Review: “Brawl In Cell Block 99” Is A Frenzied, Chaotic Good Time

It’s a weird feeling when a film gets pushed to release wide, but seems made for only a small subset of moviegoers. Not a bad thing, mind you, just strange to see a little hope keeping through a weary landscape filled with big budget remakes, reboots, or misguided big star laden time-wasters. In that regard Brawl in Cell Block 99 is like a breath of fresh air. Or at least the sweet feeling that comes when the wind gets knocked out of you, as this movie is not messing around. It certainly helps solidify that S. Craig Zahler as a director to watch.

Maybe we’ve slighted Vince Vaughn for too long, or let a series of bad decisions cloud or judgement towards him, as he is on fire here. Cell Block 99 rests almost entirely on his board shoulders and audiences are all the better for it. Cutting an imposing figure, the intangibles that granted him stardom are back in full effect. Bradley (don’t call him “Brad”) Thomas is Southern-by way of Chicago. A man with a dark-ish past, he’s only slightly a bad guys by victim of circumstance.

After losing his job due to economic cutbacks and problems at home, he’s forced to reevaluate how someone like him can gain success in modern America. Becoming a drug runner may not seem glamorous or exactly legal, but if it provides for his family, he’s willing to take the risk. When a complicated deal with new buyers goes south, Bradley find himself behind bars. Little does he know things are about to get a lot more difficult and a hell of a lot bloodier.

Cell Block 99 is structured liked films of old, unfolding in two distinct halves. The first is the start of a crime saga most have seen before, but it’s measured with care, as well as character details. For all the trouble Bradley finds himself in, he retains a shred of sympathy, rallying viewers to side with his plight. But as many stories are quick to tell anyone, nothing is more dangerous than a man with nothing left to lose.

The meat of the film, or at least the parts that most people will be talking about, comes in the form of a series of escalating fights. Eschewing the standard acrobatics or artistry that is found in most action flicks these days, Cell Block 99 instead goes straight for visceral sucker punches. No one will question the legitimacy of the word “Brawl” in the title when the credits start to roll.

Cinematographer Benji Bakshi  captures the action in wonderful widescreen, adding to its raw power. It also helps more than a little to sell Vaughn as a stone cold badass. Using his boxing background is smart, allowing him the feeling of a juggernaut. What few cuts break up the flow of the fights are used to insert the gut wrenching special effects. Anyone familiar with Zahler and Bakshi’s previous film together, Bone Tomahawk, are well aware of how graphic the gore can get. Splattering every corner of the screen. Cell Block 99 may be more extreme, but in a way that borders on comedic, while never lessening its impact.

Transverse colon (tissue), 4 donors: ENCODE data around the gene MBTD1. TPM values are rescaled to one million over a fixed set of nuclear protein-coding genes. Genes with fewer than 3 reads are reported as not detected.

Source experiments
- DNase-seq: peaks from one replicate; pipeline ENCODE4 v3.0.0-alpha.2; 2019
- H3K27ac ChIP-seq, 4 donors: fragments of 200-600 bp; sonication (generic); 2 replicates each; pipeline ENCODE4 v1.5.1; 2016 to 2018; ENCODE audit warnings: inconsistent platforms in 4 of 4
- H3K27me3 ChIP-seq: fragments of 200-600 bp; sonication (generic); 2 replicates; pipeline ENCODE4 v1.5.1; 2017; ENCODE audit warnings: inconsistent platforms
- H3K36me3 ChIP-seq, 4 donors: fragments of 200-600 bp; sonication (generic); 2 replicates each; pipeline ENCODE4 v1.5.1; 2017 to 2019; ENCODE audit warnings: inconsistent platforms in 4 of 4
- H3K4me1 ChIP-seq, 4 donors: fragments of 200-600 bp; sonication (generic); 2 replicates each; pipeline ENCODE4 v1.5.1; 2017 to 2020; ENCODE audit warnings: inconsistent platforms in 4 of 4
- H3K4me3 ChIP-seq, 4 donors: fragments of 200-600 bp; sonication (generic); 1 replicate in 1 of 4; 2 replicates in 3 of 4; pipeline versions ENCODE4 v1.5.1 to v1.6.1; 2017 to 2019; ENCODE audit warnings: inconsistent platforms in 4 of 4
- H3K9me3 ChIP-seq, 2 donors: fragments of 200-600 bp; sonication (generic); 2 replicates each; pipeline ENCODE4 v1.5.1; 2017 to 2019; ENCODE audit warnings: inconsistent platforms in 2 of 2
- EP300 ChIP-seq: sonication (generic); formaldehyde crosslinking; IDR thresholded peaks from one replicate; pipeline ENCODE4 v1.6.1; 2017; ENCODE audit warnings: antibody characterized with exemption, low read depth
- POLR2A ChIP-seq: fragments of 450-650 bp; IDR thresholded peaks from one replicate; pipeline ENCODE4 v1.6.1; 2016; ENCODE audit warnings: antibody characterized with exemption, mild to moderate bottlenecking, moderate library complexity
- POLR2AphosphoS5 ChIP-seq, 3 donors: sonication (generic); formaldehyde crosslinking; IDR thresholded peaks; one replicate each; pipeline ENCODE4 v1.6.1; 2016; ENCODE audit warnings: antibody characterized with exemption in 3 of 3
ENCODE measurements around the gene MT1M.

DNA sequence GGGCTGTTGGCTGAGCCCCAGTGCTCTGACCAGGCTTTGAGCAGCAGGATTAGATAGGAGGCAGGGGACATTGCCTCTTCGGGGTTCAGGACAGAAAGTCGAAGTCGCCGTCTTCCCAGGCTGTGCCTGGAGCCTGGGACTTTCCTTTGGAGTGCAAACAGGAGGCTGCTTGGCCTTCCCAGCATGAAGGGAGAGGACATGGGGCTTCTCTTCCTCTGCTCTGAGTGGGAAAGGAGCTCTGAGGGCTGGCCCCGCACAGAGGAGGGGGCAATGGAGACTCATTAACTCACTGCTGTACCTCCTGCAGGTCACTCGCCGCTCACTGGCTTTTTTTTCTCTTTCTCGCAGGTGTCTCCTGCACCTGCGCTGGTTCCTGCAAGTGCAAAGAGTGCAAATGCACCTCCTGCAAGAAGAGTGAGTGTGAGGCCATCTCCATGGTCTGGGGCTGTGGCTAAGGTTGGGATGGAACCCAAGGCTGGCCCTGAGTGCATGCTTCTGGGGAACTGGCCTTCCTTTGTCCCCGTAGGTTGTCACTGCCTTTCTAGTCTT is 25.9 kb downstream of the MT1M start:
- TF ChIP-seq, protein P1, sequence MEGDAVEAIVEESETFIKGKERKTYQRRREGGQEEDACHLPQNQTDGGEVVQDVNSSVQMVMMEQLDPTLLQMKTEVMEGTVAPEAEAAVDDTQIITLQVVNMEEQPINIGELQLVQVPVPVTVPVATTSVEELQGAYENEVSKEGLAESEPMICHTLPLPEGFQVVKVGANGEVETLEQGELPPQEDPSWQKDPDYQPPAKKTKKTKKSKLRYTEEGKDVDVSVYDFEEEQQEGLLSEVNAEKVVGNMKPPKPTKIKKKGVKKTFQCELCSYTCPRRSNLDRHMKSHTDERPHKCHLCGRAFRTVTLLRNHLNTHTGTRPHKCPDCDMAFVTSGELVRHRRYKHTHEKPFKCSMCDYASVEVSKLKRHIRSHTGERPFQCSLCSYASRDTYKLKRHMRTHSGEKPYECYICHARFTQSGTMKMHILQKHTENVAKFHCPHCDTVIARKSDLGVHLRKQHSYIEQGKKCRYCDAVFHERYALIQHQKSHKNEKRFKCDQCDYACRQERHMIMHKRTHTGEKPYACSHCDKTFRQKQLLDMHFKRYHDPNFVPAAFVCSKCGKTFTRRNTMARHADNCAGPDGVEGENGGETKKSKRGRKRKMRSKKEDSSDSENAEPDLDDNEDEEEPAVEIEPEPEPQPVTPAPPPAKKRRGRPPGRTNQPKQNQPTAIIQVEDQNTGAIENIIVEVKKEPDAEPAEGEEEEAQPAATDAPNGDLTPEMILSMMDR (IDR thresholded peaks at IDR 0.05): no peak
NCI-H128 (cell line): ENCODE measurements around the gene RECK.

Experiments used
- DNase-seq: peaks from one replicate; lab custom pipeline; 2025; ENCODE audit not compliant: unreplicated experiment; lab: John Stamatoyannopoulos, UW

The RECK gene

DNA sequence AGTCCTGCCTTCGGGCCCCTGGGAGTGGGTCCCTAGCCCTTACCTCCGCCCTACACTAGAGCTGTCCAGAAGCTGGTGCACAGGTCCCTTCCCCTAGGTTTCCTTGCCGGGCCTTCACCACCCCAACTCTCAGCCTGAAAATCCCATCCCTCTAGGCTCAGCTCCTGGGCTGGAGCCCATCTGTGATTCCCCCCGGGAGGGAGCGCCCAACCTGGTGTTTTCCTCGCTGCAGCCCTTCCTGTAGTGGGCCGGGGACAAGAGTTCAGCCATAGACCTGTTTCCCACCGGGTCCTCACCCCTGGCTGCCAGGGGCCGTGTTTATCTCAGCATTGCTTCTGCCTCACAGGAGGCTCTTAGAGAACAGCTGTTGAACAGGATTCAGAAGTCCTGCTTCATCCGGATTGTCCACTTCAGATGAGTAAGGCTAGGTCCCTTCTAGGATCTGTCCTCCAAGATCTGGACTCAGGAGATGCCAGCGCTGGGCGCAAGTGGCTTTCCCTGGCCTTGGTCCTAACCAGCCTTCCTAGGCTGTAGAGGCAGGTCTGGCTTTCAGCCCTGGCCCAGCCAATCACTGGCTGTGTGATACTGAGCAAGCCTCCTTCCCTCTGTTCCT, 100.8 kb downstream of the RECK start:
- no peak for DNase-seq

If all this sounds too good to be true, it’s because to a degree, it is. As much as the film gets right, it lingers a bit too long in the early goings. Jennifer Carpenter has little to do as Vaughn’s wife for much in the film. She does as much as she can with what she’s given, even stealing a scene with crowd-pleasing moment late in the game, but it’s a somewhat thankless role. The same goes for small turns by Udo Kier and dialed-in Don Johnson. Each is given a few scenes to relish in their character quirks (though Kier’s may just be his natural weirdness) and that’s about it. Really they add up to minor quibbles, as the rest goes over so well.

There’s many who may tout S. Craig Zahler as nothing more than a director of films that explode into “extreme” situations. To do so, though is to discredit his technique. He simply marches to the beat of his own drum. One that happens to line up just north of “exploitation”. With just 2 films under his belt he already has a strong grasp of mechanics, which is saying a lot. His main strength comes in understanding a fundamental key that has given so many respected directors long careers: how to entertain an audience.

As always with a film like Brawl in Cell Block 99 a contingent will surely rise up against the film. Most likely made up of people short on patience or an aversion to pulpy violence. For everyone else, it makes for one hell of at evening at the movies. Minor missteps and all.

 

*Note: Brawl in Cell Block 99 opens in limited release on October 6th. This will be followed by a push to Digital HD/VOD on October 13th. 

Review: "Brawl In Cell Block 99" Is A Frenzied, Chaotic Good Time
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